Neglected tropical diseases, or NTDs, are chronic disabling illnesses that thrive in areas with poor sanitation, lack of clean drinking water and scant access to medication. The World Health Organization has identified 17 of them as priorities for action. Some of them can be effectively treated and even eliminated with low-cost medications – in many cases donated by pharmaceutical companies.
Getting these medications to where they are needed has been a daunting task since these are diseases of the poorest of the poor. Their impact on individuals and communities can be devastating. NTDs impair intellectual development in children, and reduce school enrollment. They limit the ability of infected individuals to work and thrive, thus trapping them in a cycle of poverty and disease. Today, over 1 billion people suffer from at least one NTD.
In 2006, the U.S. Agency for International Development, or USAID, started a program addressing the seven diseases that comprise 80 percent of all NTDs – lymphatic filariasis, blinding trachoma, onchocerciasis, schistosomiasis and the three most common infections -- the soil-transmitted parasites hookworm, roundworm and whipworm.
Back then, the program had a budget of 15 million dollars to distribute 36 million treatments to 16 million people in four countries, said USAID Assistant Administrator Ariel Pablos-Méndez. Today, it’s 100 million dollars, and 240 million treatments distributed to 115 million people in 31 countries.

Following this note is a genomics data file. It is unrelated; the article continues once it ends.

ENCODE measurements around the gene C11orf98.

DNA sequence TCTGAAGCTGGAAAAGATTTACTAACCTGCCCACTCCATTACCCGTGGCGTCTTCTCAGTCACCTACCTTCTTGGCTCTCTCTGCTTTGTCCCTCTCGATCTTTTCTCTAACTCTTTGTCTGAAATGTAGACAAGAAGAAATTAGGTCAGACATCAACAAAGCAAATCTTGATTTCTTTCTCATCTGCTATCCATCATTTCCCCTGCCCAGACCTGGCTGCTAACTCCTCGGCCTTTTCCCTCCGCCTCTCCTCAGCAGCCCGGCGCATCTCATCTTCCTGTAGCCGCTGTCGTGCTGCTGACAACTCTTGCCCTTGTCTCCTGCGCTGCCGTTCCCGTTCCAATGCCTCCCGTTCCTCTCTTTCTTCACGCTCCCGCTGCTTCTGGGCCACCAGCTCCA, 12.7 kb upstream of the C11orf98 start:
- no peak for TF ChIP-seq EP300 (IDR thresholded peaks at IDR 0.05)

The program is very successful for three reasons. First is USAID’s partnership with the pharmaceutical sector, which has to date contributed 8.8 billion dollars’ worth of medication. Second is USAID’s partnership and coordination with the government of the United Kingdom’s Department for International Development which has allowed for a collective reach to almost 50 countries and the provision of 340 million treatments in 2014. And third, USAID’s cooperation with host governments and the ability to build upon the existing infrastructure of national disease control and elimination programs.
“The elimination of these diseases of extreme poverty as a public health scourge is within our grasp,” said USAID Assistant Administrator Pablos-Méndez.“USAID is committed to … working with countries and our global partners to reach the remaining 800 million people who still need treatment.”